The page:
American Todd Field is another from a constellation of not overly successful and famous actors who has turned into an exceptional screenwriter and director. After acting mostly episodes in various films and series since the mid-1980s, Field made a quality “In the Bedroom” in 2001, five years after “Little Children”, and then simply disappeared. But even with these two feature films, Field deserves all the praise and in total these two films had eight Oscar nominations. “Little Children” three of them – Kate Winslet for Best Actress, Jackie Earl Haley for Supporting Actor and Field and Tom Perrotta for an adapted screenplay based on Perrott’s 2004 novel of the same name.
It’s a dark story about life in a Boston suburb whose idyll will be shattered when pedophile Ronny (Haley), who has just been released from prison, moves there. This idyll should not be taken literally because it is typically a suburb where almost everyone pokes their nose into other people’s affairs and other people’s lives, and tries to present their lives as flawless and exemplary. Outwardly, the lives of Sarah (Winslet) and Brad (Patrick Wilson) seem relatively harmonious. Sarah is a housewife raising her three-year-old daughter Lucy and preparing her doctorate while her husband Richard works in marketing. Brad, on the other hand, is the unemployed father of four-year-old Aaron who can’t pass the bar exam, and his wife Kathy (Jennifer Connely) works as a television documentary.
Coincidentally, they will meet on the playground, start spending more and more time together and all this will lead to an extramarital affair. And as Sarah lifts her hands from the husband of an internet porn addict, Brad seems to be trying to resist instincts, but from an initially exemplary husband, more and more he seems to start fantasizing and imagining how beautiful it was once he had no commitments. He will befriend former police officer Larry (Noah Emmerich) and join a police football team, and outraged Larry will be constantly frustrated by Ronny’s frustration. While it’s clear to us that Ronny is a sick and deranged guy who obviously has no help, Larry’s survival on him will cross all boundaries, and in parallel, the romance between Sarah and Brad will flare up completely.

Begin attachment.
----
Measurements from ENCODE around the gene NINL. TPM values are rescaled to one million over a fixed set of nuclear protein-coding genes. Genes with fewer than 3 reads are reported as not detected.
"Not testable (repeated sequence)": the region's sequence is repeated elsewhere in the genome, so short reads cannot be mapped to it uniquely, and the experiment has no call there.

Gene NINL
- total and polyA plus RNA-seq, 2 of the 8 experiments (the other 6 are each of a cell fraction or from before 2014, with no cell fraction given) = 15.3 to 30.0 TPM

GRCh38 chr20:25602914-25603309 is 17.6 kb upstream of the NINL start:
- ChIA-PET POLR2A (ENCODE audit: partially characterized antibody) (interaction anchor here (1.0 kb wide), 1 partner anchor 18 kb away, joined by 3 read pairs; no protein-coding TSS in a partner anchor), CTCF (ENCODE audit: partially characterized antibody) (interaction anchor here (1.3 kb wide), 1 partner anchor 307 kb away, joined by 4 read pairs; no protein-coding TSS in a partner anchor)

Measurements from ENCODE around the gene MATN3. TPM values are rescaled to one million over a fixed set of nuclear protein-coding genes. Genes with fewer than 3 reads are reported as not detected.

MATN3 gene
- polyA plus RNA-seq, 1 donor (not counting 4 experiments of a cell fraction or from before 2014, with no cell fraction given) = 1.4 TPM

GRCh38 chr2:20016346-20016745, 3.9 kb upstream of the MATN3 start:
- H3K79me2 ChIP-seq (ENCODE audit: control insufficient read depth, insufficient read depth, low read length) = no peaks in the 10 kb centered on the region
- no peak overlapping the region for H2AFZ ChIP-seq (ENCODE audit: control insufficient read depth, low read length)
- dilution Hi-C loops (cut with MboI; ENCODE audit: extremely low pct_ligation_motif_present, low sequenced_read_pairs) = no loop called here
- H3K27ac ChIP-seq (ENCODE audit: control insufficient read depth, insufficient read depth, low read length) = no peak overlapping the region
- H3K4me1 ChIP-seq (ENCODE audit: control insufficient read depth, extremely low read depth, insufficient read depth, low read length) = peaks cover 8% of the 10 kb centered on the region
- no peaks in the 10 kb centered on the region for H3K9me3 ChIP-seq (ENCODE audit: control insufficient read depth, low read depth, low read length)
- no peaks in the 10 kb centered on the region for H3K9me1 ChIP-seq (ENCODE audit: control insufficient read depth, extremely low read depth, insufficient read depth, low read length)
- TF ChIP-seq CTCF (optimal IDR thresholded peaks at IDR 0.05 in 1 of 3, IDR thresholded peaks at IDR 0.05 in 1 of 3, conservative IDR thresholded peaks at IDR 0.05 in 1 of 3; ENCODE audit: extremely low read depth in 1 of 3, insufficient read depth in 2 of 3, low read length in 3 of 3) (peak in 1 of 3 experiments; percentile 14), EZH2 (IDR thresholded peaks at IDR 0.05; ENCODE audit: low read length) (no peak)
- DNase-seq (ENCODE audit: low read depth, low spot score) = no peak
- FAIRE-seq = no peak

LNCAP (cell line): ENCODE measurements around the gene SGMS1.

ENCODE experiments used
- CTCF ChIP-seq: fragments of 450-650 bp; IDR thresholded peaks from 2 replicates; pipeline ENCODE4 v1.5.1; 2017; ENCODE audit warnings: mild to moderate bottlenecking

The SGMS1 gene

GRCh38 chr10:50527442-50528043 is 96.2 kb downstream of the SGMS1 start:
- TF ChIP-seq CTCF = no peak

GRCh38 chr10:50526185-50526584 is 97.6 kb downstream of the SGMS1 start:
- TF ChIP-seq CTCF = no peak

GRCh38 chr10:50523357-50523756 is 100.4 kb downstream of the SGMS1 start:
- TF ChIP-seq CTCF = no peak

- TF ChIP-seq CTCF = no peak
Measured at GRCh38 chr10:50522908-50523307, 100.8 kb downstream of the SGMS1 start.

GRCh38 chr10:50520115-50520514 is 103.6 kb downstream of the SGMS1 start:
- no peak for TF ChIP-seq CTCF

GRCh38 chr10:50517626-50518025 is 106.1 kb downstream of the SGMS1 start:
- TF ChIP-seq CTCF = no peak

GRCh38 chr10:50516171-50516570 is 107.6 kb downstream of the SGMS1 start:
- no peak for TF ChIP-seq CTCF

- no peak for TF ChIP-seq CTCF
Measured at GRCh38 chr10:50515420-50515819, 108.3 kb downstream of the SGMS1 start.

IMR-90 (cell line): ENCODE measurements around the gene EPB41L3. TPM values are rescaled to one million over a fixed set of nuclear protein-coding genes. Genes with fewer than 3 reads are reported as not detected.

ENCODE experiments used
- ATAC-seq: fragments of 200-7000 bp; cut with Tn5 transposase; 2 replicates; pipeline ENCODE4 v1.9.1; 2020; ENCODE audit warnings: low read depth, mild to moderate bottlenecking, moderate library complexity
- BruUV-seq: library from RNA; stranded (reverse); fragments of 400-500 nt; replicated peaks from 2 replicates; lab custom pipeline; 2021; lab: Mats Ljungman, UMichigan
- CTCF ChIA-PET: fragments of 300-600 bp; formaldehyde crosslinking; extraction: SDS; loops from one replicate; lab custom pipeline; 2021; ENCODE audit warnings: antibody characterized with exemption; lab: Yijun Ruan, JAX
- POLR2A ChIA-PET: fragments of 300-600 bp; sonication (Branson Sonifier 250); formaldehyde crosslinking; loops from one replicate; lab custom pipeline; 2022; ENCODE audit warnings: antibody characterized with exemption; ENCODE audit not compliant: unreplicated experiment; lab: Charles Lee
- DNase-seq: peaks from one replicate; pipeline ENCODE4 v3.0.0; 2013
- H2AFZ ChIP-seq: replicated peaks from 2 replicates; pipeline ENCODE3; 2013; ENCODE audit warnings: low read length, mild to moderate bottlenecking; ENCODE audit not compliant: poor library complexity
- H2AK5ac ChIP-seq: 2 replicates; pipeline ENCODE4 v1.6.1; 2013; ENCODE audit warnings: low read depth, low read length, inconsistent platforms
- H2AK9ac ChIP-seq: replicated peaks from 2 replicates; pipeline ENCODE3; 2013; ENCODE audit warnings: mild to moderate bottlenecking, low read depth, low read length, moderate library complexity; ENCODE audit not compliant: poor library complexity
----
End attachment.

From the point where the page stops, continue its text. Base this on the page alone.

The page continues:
The film is about illusions. About the illusions of ideal lives and about people who seem to feel somehow trapped in their lives and would like to change that, but just don’t know how. On the other hand, they seemed to be lulled into the safety of their daily lives and lethargy, and the meeting on the playground seemed to throw Brad, and especially Sarah, completely off balance. Suddenly it is as if they will decide to risk the security they have and their lives offer them, but the question is whether there is a way out at all or is it all self-deception. The stories of the Sarah and Brad affair will unfold in parallel with the fringe story of a pedophile who arrived in the neighborhood, a guy whose presence all locals hate and whose mom is trying to change even though it will become clear that it is pathological.
So even though we are aware that Ronny is a patient that no normal person would want near him, Field has managed to make all the important characters here, including him, at least to some extent understand and realize the pain created by captivity in his own life. This inability to escape on their own and to indulge in instincts that they are aware that they cannot bring them anything good and that all this is a short-term deviation from the planned everyday life. A bit on the trail of “American Beauty” and this film offers an interesting and honest insight within the homes of a typical American suburb where apparently almost every house hides some dark and sad story. Movie Rating 10/10
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